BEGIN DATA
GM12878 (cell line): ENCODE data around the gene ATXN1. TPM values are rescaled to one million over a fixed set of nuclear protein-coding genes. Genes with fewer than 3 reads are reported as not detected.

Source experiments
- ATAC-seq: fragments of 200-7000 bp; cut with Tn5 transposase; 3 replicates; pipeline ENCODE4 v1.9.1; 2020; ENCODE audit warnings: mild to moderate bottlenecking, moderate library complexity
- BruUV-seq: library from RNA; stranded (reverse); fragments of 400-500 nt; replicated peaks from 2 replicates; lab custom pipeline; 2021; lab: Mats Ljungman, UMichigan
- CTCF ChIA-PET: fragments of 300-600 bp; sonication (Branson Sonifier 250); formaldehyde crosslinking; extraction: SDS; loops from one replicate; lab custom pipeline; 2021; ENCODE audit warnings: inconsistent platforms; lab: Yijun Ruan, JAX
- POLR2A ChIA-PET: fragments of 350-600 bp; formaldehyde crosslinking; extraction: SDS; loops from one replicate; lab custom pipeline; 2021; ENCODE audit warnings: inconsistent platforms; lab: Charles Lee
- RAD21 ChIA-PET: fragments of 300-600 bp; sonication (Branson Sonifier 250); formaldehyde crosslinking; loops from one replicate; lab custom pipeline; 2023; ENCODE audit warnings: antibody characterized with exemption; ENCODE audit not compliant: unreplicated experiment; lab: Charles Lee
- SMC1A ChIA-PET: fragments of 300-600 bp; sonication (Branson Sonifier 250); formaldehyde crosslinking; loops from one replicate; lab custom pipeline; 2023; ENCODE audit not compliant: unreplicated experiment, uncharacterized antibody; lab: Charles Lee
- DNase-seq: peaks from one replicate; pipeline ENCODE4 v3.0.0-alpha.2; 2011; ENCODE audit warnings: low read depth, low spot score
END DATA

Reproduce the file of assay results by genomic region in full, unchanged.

GM12878 (cell line): ENCODE data around the gene ATXN1. TPM values are rescaled to one million over a fixed set of nuclear protein-coding genes. Genes with fewer than 3 reads are reported as not detected.

Source experiments
- ATAC-seq: fragments of 200-7000 bp; cut with Tn5 transposase; 3 replicates; pipeline ENCODE4 v1.9.1; 2020; ENCODE audit warnings: mild to moderate bottlenecking, moderate library complexity
- BruUV-seq: library from RNA; stranded (reverse); fragments of 400-500 nt; replicated peaks from 2 replicates; lab custom pipeline; 2021; lab: Mats Ljungman, UMichigan
- CTCF ChIA-PET: fragments of 300-600 bp; sonication (Branson Sonifier 250); formaldehyde crosslinking; extraction: SDS; loops from one replicate; lab custom pipeline; 2021; ENCODE audit warnings: inconsistent platforms; lab: Yijun Ruan, JAX
- POLR2A ChIA-PET: fragments of 350-600 bp; formaldehyde crosslinking; extraction: SDS; loops from one replicate; lab custom pipeline; 2021; ENCODE audit warnings: inconsistent platforms; lab: Charles Lee
- RAD21 ChIA-PET: fragments of 300-600 bp; sonication (Branson Sonifier 250); formaldehyde crosslinking; loops from one replicate; lab custom pipeline; 2023; ENCODE audit warnings: antibody characterized with exemption; ENCODE audit not compliant: unreplicated experiment; lab: Charles Lee
- SMC1A ChIA-PET: fragments of 300-600 bp; sonication (Branson Sonifier 250); formaldehyde crosslinking; loops from one replicate; lab custom pipeline; 2023; ENCODE audit not compliant: unreplicated experiment, uncharacterized antibody; lab: Charles Lee
- DNase-seq: peaks from one replicate; pipeline ENCODE4 v3.0.0-alpha.2; 2011; ENCODE audit warnings: low read depth, low spot score